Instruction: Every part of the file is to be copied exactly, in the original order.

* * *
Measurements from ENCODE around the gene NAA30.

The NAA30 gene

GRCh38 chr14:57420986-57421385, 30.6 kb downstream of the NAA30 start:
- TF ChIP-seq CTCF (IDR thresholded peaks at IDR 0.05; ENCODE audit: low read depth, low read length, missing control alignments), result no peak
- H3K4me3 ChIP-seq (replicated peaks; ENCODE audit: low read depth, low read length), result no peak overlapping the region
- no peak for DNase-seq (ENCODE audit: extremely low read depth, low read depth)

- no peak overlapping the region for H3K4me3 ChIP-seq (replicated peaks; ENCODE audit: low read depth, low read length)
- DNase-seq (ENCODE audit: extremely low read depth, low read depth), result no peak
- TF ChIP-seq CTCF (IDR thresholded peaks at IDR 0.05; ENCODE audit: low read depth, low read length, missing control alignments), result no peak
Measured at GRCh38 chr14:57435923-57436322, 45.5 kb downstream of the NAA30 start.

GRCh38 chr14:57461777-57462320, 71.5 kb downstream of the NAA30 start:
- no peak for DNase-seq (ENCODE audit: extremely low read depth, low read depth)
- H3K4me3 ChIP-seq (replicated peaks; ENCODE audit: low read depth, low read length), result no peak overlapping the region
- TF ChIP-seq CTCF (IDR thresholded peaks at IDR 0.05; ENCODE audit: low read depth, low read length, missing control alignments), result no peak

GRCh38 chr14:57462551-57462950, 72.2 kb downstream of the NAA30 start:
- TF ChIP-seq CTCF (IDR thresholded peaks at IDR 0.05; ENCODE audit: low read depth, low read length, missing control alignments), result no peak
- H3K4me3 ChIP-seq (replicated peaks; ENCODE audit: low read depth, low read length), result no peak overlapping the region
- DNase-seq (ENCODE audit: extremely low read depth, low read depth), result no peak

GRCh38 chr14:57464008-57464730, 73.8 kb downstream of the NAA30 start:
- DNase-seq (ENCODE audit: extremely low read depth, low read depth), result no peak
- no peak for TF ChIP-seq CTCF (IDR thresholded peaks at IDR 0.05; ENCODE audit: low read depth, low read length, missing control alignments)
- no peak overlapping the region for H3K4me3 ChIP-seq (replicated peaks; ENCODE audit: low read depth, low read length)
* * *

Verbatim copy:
Measurements from ENCODE around the gene NAA30.

The NAA30 gene

GRCh38 chr14:57420986-57421385, 30.6 kb downstream of the NAA30 start:
- TF ChIP-seq CTCF (IDR thresholded peaks at IDR 0.05; ENCODE audit: low read depth, low read length, missing control alignments), result no peak
- H3K4me3 ChIP-seq (replicated peaks; ENCODE audit: low read depth, low read length), result no peak overlapping the region
- no peak for DNase-seq (ENCODE audit: extremely low read depth, low read depth)

- no peak overlapping the region for H3K4me3 ChIP-seq (replicated peaks; ENCODE audit: low read depth, low read length)
- DNase-seq (ENCODE audit: extremely low read depth, low read depth), result no peak
- TF ChIP-seq CTCF (IDR thresholded peaks at IDR 0.05; ENCODE audit: low read depth, low read length, missing control alignments), result no peak
Measured at GRCh38 chr14:57435923-57436322, 45.5 kb downstream of the NAA30 start.

GRCh38 chr14:57461777-57462320, 71.5 kb downstream of the NAA30 start:
- no peak for DNase-seq (ENCODE audit: extremely low read depth, low read depth)
- H3K4me3 ChIP-seq (replicated peaks; ENCODE audit: low read depth, low read length), result no peak overlapping the region
- TF ChIP-seq CTCF (IDR thresholded peaks at IDR 0.05; ENCODE audit: low read depth, low read length, missing control alignments), result no peak

GRCh38 chr14:57462551-57462950, 72.2 kb downstream of the NAA30 start:
- TF ChIP-seq CTCF (IDR thresholded peaks at IDR 0.05; ENCODE audit: low read depth, low read length, missing control alignments), result no peak
- H3K4me3 ChIP-seq (replicated peaks; ENCODE audit: low read depth, low read length), result no peak overlapping the region
- DNase-seq (ENCODE audit: extremely low read depth, low read depth), result no peak

GRCh38 chr14:57464008-57464730, 73.8 kb downstream of the NAA30 start:
- DNase-seq (ENCODE audit: extremely low read depth, low read depth), result no peak
- no peak for TF ChIP-seq CTCF (IDR thresholded peaks at IDR 0.05; ENCODE audit: low read depth, low read length, missing control alignments)
- no peak overlapping the region for H3K4me3 ChIP-seq (replicated peaks; ENCODE audit: low read depth, low read length)